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Elaine Wah

Modern Markets, Modern Metrics - A Blog By IEX

In this blog by IEX's Elaine Wah, the newest public exchange looks to refute public claims that the metrics it uses are designed to inflate its own volume numbers and mislead people.

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March 1, 2002

Primex Presents NYSE Challenge The Kinks Aside, Nasdaq Has New Weapon

By Brian O'Connell and John A. Byrne

Also in this article

  • Primex Presents NYSE Challenge The Kinks Aside, Nasdaq Has New Weapon

Call it the 100-days rule.

In the world of stock trading, you can sometimes tell within 100 days if a new system is a hit with the pros.

Some 100 days have elapsed since Nasdaq helped to introduce the Primex Auction System. Since the launch, the operation has had technical challenges but overall performance has been good. That is a positive sign for its owners, a group that includes Goldman Sachs, Salomon Smith Barney, Merrill Lynch and Bernard L. Madoff Investment Securities.

Primex, a system that offers broker dealers an electronic alternative to the New York Stock Exchange auction could eventually attract substantial and profitable order flow, according to some pros. But it will take more than 100 days to find out.

The owners sound optimistic. "We've created an auction that is best deployed in a major market like Nasdaq, which didn't previously have that capability," said Glen Shipway, chief executive of Primex Trading, the company that developed Primex.

David Weisberger, a technology executive at Salomon Smith Barney, does not mince words.

"Primex is one of the first vehicles that allows market makers to compete with specialists electronically," said Weisberger, a managing director of equity market making systems and quantitative algorithms. "It could help narrow spreads for small orders because of the increased competition."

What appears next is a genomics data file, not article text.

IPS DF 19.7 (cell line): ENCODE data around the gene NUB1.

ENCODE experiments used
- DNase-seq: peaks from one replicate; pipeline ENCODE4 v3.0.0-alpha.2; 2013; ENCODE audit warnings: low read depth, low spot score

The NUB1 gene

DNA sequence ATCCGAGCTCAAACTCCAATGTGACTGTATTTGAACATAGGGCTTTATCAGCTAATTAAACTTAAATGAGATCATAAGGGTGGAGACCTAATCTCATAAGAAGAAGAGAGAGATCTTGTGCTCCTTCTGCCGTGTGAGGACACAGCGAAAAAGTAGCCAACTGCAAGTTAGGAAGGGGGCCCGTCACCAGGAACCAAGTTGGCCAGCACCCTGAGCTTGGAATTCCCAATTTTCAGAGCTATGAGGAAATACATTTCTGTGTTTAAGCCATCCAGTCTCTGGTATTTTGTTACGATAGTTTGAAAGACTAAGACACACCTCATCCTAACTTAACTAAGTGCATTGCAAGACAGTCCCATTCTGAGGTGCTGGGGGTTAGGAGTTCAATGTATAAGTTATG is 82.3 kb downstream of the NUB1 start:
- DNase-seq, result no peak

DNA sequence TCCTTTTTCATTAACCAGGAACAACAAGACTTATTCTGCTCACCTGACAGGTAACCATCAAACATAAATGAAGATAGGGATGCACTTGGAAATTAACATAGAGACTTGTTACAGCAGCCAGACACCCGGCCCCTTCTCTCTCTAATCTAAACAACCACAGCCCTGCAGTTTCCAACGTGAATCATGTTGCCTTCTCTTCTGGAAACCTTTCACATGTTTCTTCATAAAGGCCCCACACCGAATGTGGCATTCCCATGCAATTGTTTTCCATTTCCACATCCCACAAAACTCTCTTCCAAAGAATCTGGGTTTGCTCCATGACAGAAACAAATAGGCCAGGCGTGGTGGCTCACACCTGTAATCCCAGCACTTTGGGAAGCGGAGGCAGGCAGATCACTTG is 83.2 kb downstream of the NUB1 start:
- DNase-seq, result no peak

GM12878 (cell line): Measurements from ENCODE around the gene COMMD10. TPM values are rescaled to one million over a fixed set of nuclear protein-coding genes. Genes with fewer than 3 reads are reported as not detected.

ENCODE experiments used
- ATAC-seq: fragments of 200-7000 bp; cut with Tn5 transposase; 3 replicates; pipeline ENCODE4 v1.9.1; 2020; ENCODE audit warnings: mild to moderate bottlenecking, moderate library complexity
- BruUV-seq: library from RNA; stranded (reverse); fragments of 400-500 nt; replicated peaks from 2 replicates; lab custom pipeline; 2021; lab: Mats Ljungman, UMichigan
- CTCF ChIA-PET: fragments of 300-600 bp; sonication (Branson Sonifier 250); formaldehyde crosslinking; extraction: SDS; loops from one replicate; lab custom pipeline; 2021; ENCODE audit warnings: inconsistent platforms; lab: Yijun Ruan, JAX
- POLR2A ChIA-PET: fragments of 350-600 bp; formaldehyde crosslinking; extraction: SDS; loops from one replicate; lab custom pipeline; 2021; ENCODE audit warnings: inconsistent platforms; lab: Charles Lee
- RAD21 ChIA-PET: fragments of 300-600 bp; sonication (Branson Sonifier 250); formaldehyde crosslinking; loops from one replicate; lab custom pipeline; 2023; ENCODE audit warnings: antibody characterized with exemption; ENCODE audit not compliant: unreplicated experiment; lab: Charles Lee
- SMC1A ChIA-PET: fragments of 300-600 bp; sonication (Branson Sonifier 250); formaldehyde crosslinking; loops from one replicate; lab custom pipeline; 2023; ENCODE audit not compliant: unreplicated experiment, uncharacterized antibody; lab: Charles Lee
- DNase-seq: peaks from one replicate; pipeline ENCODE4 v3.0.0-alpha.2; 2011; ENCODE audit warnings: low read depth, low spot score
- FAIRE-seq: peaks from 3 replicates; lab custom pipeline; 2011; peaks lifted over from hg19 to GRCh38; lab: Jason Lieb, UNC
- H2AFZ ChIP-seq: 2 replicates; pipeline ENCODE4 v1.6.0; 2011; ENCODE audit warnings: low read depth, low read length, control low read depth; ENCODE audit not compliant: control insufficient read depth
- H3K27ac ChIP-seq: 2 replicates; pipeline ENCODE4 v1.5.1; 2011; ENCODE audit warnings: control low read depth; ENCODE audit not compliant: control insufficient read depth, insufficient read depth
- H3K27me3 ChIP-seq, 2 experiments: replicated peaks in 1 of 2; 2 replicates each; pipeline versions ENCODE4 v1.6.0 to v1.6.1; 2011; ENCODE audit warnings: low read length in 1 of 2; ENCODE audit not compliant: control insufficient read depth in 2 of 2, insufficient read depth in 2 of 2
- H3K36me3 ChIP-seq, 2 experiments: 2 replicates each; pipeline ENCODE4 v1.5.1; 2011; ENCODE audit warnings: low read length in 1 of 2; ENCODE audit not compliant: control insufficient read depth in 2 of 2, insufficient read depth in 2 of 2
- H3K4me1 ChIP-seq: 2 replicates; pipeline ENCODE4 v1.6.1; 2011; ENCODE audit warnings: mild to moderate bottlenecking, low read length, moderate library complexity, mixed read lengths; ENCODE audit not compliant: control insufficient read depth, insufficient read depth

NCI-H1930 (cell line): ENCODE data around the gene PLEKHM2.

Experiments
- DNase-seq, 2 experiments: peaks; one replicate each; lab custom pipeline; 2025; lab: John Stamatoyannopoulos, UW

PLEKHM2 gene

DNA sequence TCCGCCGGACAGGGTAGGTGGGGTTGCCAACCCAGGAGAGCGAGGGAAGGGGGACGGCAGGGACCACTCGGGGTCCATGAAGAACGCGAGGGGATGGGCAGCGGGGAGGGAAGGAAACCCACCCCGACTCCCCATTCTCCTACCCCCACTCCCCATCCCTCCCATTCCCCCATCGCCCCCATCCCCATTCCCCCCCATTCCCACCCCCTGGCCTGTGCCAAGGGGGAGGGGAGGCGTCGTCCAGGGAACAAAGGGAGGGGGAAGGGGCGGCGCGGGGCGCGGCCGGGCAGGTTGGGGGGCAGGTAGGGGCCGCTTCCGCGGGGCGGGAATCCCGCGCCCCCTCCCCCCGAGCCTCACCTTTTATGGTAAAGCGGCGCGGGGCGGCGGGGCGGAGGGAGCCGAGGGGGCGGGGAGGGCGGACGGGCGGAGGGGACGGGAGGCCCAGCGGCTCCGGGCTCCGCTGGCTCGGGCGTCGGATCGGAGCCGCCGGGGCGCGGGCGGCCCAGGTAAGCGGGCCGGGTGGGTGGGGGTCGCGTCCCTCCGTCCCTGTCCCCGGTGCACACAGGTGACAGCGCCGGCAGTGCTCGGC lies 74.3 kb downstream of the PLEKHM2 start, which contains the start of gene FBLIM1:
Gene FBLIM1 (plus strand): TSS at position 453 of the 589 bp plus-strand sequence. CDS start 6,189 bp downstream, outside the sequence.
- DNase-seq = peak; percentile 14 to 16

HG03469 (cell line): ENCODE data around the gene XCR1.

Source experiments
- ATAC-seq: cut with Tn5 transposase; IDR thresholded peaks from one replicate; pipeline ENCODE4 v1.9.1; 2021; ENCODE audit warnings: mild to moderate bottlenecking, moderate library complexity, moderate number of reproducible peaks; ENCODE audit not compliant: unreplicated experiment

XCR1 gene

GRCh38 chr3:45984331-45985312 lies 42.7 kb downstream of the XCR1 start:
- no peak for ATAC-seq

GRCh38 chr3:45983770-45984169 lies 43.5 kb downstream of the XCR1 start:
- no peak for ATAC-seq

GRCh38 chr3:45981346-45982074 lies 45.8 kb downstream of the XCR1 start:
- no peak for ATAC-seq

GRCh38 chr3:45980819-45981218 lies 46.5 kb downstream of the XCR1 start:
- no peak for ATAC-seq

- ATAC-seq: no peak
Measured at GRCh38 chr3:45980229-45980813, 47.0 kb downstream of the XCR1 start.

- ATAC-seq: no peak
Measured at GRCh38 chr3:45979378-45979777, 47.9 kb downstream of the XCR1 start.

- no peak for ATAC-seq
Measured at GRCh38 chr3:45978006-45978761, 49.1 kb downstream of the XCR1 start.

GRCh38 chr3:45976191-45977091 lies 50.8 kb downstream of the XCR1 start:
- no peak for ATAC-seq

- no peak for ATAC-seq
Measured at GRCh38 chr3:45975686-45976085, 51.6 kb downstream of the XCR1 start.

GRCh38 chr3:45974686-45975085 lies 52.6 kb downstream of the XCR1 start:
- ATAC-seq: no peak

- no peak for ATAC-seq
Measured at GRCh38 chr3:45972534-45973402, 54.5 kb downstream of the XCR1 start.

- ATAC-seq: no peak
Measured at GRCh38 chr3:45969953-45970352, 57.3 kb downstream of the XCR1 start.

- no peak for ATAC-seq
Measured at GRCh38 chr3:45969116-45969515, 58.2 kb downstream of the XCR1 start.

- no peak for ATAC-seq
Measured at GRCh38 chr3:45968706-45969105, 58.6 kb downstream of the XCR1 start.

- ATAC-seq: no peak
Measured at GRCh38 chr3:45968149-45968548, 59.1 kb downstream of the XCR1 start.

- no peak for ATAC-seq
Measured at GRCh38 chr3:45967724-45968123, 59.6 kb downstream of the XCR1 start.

For a trading community obsessed with costs and best execution, Primex gives users the opportunity to obtain price and size improvement on each order. Primex permits broker dealers to anonymously expose Nasdaq and listed orders to a crowd of bidders. It is a system especially suitable for retail orders. It is a system that provides an acceptable regulatory environment for customers' internalized order flow, Primex officials say.

Primex has two distinct groups. One group includes market makers that expose their orders; another is the crowd of electronically linked participants jostling for prices at, and inside, the current NBBO, or national best bid and offer.

Nasdaq envisages a crowd that includes proprietary traders, institutions, and ECNs. As of press time, some 60 broker dealers registered as Primex participants.

The Primex crowd can predefine their responses using the Predefined Relative Indication (PRI) tool, responses which dwell privately in the system. As orders are exposed, PRIs can then immediately respond. Market makers entering customer orders can commit capital.

"If a firm has an order it can submit it within Primex and have it exposed to the trading crowd," said Gene Lopez, a senior vice president at Nasdaq. "If there's a better price within the trading crowd, it can get a better execution. If not, the order will get executed at the NBBO or through another Nasdaq system like SuperSOES."

Shipway says the brilliance of the system boils down to this: It provides a relatively simple way for Nasdaq participants to tap liquidity never previously available to the market.

Primex is a facility' of Nasdaq, a facility which some see as a threat to the NYSE. Despite the war cry, the NYSE still dominates listed trading, handling some 85 percent of trading in its own stocks.